Come meet Anghelina’s stories and adventures, her vast Erasmus+ experience and the challenges she had to overcome.

Q: Hello Anghelina, nice to meet you! Can you shortly introduce yourself?

A: My name is Anghelina, I’m from Ukraine. I’m 26 years old and I graduated from university 2 years ago. Now I’m an English and Spanish teacher and a translator and that’s it!

Q: We’ve been told that you have participated in many different European projects throughout the years. Can you tell us which projects have you participated in and with how many have you been involved?

A: Yes! In total it has been 5 different European Projects: 4 of them were short term Erasmus+ projects (trainings and youth exchanges) and the 1 left was with Mille Cunti, it was an European Volunteer Service, so it was a longer project. I’ve spent 3 months in Spain, and it was a great experience! As for the others, the first one I joined was for youth leaders in the Netherlands and it was only for 3 or for days. After I’ve joined a project in Georgia, the next one was in Latvia and the last one was in Armenia. So, 5 different countries and 5 different kinds of projects!

Q: That’s very impressive! And why have you decided to participate in those projects?

A: There are actually many different reasons… I’ve been studying languages for a long time now and in University I understood that I wanted to get some practical experience and I realized that knowing languages is an excellent tool to be able to explore the world. But I was a student and I didn’t have much money to be able to do this without assistance and help, so I’ve decided to combine education with travelling and exploring other cultures and this was my main motivation. For me it was the best option because in these Erasmus+ projects the programme is so active, you learn so many things, there are so many interesting people around you that you never get bored, it’s super exciting. The first project I applied to I was rejected but I didn’t give up and I kept on sending more applications and it was the right choice because after I arrived from my first project in the Netherlands it was a completely different life for me. I learnt so much about life, about other people and even about myself; much more than I learnt in a whole year back in my university. So yes, combining education with exploring the world and travelling were the main reasons for me to decide to participate.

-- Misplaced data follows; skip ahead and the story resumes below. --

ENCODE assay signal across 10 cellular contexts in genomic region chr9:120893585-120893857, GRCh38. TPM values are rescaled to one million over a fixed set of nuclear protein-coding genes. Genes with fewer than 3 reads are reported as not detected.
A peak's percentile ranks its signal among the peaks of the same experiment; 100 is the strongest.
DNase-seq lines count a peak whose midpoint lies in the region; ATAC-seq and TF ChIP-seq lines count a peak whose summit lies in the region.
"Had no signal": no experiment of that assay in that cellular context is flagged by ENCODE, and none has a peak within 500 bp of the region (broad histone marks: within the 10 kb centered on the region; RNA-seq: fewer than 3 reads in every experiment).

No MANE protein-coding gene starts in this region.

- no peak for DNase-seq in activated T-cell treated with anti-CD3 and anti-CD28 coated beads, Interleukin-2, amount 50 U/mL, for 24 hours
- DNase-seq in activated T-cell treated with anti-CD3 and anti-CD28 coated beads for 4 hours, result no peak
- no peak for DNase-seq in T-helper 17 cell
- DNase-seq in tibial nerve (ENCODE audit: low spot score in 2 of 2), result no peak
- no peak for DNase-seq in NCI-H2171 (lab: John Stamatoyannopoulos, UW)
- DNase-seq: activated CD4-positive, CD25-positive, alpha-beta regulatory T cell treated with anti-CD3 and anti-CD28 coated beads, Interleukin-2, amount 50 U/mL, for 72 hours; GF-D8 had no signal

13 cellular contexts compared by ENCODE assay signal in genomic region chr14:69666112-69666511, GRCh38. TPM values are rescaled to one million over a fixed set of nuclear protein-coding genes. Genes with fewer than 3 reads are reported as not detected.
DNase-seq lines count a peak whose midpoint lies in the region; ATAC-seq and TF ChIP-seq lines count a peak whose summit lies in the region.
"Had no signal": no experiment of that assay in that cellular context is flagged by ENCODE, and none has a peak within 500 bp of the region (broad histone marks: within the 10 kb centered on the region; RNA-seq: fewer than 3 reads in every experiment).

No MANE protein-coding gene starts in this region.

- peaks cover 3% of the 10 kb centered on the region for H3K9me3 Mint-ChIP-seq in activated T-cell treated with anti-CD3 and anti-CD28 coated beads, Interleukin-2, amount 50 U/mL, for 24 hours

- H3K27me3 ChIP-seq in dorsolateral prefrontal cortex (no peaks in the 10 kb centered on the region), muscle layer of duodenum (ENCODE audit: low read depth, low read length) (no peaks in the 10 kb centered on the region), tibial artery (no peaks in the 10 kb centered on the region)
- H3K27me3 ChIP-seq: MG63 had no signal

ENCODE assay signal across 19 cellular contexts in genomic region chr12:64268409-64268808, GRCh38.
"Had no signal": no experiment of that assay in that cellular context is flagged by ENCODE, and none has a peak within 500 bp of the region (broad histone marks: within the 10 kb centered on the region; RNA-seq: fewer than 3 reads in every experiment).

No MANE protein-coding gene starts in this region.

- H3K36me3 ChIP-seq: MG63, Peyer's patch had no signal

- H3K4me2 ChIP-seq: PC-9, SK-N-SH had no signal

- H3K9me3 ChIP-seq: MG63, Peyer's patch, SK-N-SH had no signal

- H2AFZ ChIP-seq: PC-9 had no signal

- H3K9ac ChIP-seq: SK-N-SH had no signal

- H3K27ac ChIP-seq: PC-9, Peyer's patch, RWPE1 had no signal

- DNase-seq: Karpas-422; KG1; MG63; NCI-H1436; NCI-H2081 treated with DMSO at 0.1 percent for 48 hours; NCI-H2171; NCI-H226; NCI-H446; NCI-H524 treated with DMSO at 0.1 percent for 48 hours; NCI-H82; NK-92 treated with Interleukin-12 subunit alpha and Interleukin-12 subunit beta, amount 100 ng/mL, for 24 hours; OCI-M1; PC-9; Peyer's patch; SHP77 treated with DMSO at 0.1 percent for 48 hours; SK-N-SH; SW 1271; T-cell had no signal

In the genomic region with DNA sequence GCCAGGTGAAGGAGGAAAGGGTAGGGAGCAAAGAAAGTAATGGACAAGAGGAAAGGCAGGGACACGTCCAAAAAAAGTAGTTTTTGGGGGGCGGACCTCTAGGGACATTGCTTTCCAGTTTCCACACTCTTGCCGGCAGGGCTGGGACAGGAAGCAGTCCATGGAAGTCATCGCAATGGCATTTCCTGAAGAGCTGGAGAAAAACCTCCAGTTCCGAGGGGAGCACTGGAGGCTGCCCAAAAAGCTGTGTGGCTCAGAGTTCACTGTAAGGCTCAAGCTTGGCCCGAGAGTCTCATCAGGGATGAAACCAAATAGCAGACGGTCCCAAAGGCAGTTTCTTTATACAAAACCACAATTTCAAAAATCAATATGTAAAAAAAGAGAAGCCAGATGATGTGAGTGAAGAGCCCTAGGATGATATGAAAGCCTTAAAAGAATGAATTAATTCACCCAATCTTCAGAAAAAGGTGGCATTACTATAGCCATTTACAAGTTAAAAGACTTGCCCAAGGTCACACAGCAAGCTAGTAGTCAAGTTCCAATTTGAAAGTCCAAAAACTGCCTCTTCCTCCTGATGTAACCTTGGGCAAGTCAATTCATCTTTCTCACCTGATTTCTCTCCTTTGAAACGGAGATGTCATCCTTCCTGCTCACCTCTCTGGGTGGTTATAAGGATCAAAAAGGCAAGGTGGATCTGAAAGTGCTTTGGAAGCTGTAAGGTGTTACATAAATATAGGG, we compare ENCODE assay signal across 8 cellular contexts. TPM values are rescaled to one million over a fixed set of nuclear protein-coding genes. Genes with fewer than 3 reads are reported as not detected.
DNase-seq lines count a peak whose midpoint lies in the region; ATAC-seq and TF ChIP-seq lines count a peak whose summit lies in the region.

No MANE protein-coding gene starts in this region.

Q: Which kind of difficulties and problems did you face throughout your Erasmus experiences for being a citizen of a country that does not belong to the EU?

A: The main problem is that we don’t have as many projects and as many opportunities as our peers for the EU. And also, for Ukrainians is much more complicated because we need a visa to enter the EU even if you stay there only for 3 days: you need to apply in the embassy, provide a lot of different documents, and so on. For instance, in my first project I was only in the Netherlands for 4 days but the whole process of getting my papers took weeks and I only received my visa 1 week before the project started. This was very unpleasant because until I received the confirmation, I couldn’t buy the flying ticket so what happened is that I could only buy the ticket 1 week before the departure and the prices skyrocketed. So, the main difficulties were the lack of opportunities, the lack of knowledge about the projects and the whole burocracy.